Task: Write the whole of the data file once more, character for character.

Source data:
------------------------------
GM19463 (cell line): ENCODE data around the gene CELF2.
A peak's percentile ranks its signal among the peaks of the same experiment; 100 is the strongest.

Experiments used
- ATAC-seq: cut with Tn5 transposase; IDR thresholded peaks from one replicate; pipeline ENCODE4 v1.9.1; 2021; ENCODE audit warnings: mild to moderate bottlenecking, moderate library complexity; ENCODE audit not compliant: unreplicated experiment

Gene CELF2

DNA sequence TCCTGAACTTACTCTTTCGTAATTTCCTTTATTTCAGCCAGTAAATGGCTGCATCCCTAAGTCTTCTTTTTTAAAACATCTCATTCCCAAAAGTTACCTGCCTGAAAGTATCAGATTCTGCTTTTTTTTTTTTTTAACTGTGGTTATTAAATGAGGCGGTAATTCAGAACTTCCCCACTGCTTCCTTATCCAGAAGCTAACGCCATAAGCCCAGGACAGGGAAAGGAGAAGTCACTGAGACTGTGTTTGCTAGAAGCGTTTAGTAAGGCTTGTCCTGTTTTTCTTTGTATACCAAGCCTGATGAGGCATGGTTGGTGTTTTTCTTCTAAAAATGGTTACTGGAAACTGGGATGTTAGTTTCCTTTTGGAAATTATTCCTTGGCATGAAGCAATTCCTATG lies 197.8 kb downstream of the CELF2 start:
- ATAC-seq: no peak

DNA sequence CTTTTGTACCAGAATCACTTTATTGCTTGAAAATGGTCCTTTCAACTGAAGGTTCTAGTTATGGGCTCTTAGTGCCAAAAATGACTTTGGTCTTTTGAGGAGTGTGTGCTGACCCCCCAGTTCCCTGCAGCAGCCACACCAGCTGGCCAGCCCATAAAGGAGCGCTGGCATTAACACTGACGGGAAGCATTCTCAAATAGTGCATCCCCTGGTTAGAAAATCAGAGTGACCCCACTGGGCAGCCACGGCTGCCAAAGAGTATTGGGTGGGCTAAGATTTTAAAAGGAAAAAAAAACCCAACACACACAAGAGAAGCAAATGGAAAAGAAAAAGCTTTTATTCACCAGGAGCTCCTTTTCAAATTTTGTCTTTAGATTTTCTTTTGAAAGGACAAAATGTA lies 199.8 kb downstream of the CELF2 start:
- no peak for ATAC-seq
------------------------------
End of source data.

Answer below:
GM19463 (cell line): ENCODE data around the gene CELF2.
A peak's percentile ranks its signal among the peaks of the same experiment; 100 is the strongest.

Experiments used
- ATAC-seq: cut with Tn5 transposase; IDR thresholded peaks from one replicate; pipeline ENCODE4 v1.9.1; 2021; ENCODE audit warnings: mild to moderate bottlenecking, moderate library complexity; ENCODE audit not compliant: unreplicated experiment

Gene CELF2

DNA sequence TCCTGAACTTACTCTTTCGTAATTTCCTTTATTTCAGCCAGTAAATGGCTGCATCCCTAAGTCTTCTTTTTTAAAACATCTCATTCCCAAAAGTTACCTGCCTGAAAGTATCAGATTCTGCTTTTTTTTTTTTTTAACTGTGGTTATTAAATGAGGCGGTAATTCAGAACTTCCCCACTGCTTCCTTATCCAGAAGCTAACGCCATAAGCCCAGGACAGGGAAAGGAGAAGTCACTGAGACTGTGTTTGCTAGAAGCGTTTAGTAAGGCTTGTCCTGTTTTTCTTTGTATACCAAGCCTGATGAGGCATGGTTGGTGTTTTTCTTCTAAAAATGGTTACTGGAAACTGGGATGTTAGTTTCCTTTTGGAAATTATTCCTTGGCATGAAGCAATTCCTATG lies 197.8 kb downstream of the CELF2 start:
- ATAC-seq: no peak

DNA sequence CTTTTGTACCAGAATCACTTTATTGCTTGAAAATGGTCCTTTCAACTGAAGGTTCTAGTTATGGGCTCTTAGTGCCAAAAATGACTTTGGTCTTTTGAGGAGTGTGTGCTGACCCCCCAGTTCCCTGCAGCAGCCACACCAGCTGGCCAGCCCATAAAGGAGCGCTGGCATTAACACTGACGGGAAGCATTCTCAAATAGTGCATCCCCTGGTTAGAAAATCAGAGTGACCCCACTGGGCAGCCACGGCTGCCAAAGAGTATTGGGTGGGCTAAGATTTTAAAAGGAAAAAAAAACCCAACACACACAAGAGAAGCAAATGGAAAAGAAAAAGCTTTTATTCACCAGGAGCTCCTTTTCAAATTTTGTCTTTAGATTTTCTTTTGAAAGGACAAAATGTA lies 199.8 kb downstream of the CELF2 start:
- no peak for ATAC-seq